Here’s my messy truth: soon after my son Aidan was born thirteen years ago I wished he would die.
Aidan was born with complex medical needs and spent the first three months of his life in the neonatal ICU. When he came home on oxygen and with a g-tube, without a diagnosis, prognosis or any medical staff to reassure us, I just wanted him to die quickly.
It’s such a horrid, shameful thought that I carried my secret burden alone, not even sharing it with my husband. I was lonely, overwhelmed, exhausted, and scared.
Because of Aidan’s medical issues, I couldn’t feed my own child nor did he even have the ability to gaze at me or coo in response to my voice. He was a stranger, really, hardly present. Those blissful feelings of maternal love were nowhere to be found, though I faked them well enough and smiled proudly at my son in front of others while grieving and hiding in a fetal position at night.
I wanted him to die, not because of who he was, but because of who I was – a mistake of a mother.
I felt responsbile for him, obligated to try to love him, but all of that pressure just left me a sinking ship, weighed down by shame and failure.
When Aidan was almost a year old, another mom of a child with a disability saw my tired, distraught self and told me this, “You probably don’t think you can handle raising Aidan right now but I promise you will find your way. I use to pray for my son to die and now I can’t imagine life without him.”
She didn’t know my secret because I told her; she knew it because she lived it.
That friend set me free that day and gave me just enough hope for the next.
I’m thirteen years into raising a child with a disability and I’m not that same traumatized mom I once was. Sure, it’s still draining and sometimes lonely and scary. I wonder if I’m making the right choices in fighting his seizures. I wonder if my inconsistancy is holding him back from being more independent. I haven’t changed any laws, written policies, nor started a foundation.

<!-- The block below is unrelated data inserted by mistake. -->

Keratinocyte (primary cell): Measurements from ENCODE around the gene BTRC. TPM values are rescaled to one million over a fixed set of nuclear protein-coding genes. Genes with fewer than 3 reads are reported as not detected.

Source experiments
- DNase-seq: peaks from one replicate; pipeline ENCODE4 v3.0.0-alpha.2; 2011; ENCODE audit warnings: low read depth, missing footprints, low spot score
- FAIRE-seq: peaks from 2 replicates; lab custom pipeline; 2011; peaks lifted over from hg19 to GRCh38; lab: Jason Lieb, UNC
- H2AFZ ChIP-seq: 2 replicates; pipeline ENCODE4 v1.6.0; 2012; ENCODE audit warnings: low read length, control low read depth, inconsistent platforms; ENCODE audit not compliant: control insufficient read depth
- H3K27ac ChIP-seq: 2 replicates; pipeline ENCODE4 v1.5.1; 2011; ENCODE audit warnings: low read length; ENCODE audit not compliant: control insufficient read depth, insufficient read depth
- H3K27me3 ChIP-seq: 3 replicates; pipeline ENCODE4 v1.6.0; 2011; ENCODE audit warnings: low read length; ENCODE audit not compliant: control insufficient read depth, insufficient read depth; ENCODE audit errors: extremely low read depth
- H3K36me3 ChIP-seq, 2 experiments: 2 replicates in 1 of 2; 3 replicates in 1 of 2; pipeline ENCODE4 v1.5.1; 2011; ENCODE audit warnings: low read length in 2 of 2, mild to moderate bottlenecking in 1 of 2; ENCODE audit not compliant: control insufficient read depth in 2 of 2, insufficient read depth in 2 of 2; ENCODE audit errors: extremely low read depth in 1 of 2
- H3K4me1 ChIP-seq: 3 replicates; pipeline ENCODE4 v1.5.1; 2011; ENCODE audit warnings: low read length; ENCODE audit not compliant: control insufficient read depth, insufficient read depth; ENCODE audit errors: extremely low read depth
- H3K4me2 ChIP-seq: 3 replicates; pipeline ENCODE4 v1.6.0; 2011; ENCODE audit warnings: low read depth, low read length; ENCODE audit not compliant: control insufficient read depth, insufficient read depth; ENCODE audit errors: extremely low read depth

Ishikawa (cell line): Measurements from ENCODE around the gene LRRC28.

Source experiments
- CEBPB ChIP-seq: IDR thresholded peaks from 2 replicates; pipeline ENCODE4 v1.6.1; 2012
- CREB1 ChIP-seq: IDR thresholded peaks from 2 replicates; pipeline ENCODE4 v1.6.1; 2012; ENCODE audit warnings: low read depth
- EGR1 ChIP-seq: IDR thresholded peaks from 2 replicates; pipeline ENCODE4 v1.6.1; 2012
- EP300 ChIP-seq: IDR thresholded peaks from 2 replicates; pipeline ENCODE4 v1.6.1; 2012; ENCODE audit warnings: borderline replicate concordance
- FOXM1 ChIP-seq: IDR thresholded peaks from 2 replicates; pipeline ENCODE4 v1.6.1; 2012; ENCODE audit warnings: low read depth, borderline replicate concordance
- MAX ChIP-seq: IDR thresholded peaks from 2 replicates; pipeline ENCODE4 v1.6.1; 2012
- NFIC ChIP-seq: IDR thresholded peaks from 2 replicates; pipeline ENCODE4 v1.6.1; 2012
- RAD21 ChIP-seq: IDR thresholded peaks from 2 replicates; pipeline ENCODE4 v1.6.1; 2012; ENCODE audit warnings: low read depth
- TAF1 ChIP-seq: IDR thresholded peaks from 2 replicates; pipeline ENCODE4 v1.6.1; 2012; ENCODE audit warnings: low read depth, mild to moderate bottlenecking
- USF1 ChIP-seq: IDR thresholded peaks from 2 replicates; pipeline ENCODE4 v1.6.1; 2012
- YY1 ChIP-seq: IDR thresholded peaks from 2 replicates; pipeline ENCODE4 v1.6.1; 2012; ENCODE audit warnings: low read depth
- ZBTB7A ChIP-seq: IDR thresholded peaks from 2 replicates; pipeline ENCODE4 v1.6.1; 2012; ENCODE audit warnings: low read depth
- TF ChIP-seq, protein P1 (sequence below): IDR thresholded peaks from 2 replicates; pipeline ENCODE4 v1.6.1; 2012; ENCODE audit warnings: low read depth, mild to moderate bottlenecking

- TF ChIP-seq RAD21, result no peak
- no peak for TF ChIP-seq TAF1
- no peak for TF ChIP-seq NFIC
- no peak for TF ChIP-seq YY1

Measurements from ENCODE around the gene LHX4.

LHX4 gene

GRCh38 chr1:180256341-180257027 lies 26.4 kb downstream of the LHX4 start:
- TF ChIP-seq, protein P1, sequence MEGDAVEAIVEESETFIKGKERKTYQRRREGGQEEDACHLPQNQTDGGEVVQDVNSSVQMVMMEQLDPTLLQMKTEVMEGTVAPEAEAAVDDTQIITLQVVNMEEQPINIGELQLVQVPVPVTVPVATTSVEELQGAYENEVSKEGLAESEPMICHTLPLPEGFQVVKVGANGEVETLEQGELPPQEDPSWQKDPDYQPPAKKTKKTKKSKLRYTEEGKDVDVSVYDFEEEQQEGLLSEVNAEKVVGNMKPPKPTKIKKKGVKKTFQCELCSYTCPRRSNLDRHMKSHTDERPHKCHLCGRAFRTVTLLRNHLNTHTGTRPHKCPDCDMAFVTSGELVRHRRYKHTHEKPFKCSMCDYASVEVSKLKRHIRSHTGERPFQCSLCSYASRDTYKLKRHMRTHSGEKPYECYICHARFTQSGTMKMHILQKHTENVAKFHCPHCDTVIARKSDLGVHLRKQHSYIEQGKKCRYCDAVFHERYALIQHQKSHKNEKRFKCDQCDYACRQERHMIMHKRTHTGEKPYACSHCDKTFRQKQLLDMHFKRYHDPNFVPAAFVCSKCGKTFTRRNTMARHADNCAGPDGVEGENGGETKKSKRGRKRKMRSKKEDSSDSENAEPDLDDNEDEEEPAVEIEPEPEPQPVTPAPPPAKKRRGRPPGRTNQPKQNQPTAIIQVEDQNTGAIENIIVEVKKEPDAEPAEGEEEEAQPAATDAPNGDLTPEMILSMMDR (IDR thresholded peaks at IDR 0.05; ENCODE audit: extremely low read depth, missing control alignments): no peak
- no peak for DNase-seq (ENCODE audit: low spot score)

But I’m sharing my messy truth today in hopes of setting someone else free. You are not alone. You are living a seemingly unbearable moment. You are allowed to be overwhelmed. Your pain and grief is real because it’s yours. You are not a mistake, and neither is your child.
And here’s my beautiful truth:
My willingness to step into fear and push boundaries and learn new things and support other parents and get involved and love this incredible child has changed me. The hard work of finding my way has been messy, rarely easy, but always worth it.
The truth is I can’t imagine my life without him because, really, isn’t he beautiful?
This post is part of the Messy, Beautiful Warrior Project, a blog link-up for the paperback release of New York Times Bestselling memoir, Carry On Warrior: The Power of Embracing Your Messy, Beautiful Life by Glennon Melton of Momastery.